Mitigation System? Shopping for a home comes with endless questions. Is this neighborhood walkable? Will my kids have a safe area to play? Are there loud neighbors nearby? What does it mean if there is a crack in the foundation?
Once you finally find a home that checks all the boxes and accepts your offer, it’s inspection time, which can be even more confusing. If your inspector or realtor lets you know there is a radon mitigation system in the home, you may be wondering if the home is even safe for you, let alone friends and family, to live in. We’re here to clear the air—literally and metaphorically.
Radon is an odorless, invisible, radioactive gas that rises from the soil in the ground. When released outside, it is not a concern to your health. However, radon also rises through the foundation of buildings, and long-term indoor exposure can damage the DNA in your lungs. Radon is the leading cause of lung cancer in nonsmokers in the United States and can also cause other life-altering lung diseases.
Because of Utah’s geography and geology, radon is highly prevalent in Utah homes. According to the American Lung Association, 41% of homes in Utah have dangerously high levels of radon, which may explain why lung cancer is the leading cause of cancer death in Utah, even though there are low smoking rates.
If a home has a radon mitigation system, that means the building previously tested high for radon and required a system to lower the radon levels. In most cases, it means the home is safer than the majority of the homes without a radon system.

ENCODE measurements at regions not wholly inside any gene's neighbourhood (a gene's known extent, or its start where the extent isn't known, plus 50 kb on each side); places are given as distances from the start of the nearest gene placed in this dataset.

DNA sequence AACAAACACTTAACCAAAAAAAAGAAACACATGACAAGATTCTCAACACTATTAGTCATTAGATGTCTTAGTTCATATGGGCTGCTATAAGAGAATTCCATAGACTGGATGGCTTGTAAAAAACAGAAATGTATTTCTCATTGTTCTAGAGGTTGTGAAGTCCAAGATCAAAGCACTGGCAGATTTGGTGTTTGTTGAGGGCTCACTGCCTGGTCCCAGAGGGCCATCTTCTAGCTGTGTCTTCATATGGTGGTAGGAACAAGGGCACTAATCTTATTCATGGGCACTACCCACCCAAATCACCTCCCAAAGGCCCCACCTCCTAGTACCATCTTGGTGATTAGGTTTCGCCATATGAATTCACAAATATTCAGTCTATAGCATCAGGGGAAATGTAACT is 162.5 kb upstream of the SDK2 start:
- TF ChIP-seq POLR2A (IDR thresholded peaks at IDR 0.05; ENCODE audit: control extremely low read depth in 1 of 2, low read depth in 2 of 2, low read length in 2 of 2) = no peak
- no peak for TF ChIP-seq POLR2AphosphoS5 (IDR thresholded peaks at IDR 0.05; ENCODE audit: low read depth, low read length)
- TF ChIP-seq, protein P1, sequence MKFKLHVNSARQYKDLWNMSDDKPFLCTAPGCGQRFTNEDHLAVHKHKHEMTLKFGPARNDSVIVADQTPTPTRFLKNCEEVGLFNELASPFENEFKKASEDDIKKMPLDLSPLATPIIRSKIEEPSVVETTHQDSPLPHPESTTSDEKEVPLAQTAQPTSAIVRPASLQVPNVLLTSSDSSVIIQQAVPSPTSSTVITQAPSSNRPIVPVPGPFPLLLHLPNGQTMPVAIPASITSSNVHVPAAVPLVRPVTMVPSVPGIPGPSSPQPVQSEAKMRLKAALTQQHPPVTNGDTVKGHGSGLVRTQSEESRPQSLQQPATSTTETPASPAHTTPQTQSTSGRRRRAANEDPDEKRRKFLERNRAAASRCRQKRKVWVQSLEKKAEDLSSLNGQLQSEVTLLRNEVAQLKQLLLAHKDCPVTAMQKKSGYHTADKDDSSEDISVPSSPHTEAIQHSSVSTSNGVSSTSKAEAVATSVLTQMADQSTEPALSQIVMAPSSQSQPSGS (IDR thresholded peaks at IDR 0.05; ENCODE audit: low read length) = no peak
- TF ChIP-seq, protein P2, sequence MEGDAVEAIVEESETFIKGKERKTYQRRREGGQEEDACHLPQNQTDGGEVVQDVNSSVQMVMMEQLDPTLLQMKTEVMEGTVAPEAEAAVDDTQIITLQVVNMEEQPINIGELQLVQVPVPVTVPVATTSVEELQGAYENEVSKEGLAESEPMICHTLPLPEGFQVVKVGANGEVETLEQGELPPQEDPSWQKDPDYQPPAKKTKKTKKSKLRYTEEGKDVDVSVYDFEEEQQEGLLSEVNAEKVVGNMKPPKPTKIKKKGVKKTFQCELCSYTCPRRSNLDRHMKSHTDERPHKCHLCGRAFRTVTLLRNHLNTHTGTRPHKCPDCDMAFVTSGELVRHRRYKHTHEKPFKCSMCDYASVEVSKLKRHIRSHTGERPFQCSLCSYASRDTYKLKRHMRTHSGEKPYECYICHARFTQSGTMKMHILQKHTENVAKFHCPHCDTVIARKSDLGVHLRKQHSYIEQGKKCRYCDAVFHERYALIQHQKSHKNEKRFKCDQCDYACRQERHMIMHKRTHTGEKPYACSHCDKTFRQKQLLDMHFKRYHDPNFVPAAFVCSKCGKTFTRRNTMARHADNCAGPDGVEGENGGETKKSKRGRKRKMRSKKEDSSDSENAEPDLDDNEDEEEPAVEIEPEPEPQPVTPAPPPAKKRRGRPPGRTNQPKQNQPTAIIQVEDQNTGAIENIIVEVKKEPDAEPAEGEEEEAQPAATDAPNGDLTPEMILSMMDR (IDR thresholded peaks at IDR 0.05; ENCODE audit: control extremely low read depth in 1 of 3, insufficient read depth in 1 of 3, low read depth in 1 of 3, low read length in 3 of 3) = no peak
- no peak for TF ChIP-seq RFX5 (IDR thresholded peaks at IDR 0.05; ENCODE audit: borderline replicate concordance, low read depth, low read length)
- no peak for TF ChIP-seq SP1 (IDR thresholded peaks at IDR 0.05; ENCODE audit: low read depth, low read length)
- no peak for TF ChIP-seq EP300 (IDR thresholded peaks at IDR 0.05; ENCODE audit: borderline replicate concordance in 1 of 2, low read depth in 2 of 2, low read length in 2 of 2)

A radon mitigation system is made of a 3-to-4-inch PVC pipe that runs from the soil beneath a home’s foundation up to the roof. There is a continuously running suction motor called a radon fan on the pipe that draws the radon out of the soil and safely vents it above the roof. The average lifespan of the radon fan is 10–15 years, and replacing the radon fan when it is needed is the only maintenance necessary.
1) Check the radon reduction system, vent, and fan
If you see anything questionable or have concerns about a system, a quick phone call to Utah Radon Services can give you some guidance.
2) Test the home’s radon level
With the mitigation system on, test the home for radon to ensure it has low levels. Don’t assume the radon levels will be low without testing—some homes may need more than one mitigation system. Additionally, some systems need larger fans or may not have been installed properly. Doing a radon test will help you confirm that the system is doing what it is supposed to do. If the radon level still tests high, call Utah Radon Services at 801-871-0715 to learn what can be done to fix it.
In short, yes, buy a home with a mitigation system! A home with a mitigation system, when installed properly and retested, will generally have a lower radon level than a “low radon” home without a mitigation system. Having a functioning radon system provides safety and peace of mind for you and your loved ones. For more information call Utah Radon Services at 801-871-0715 or to get a free radon test click here.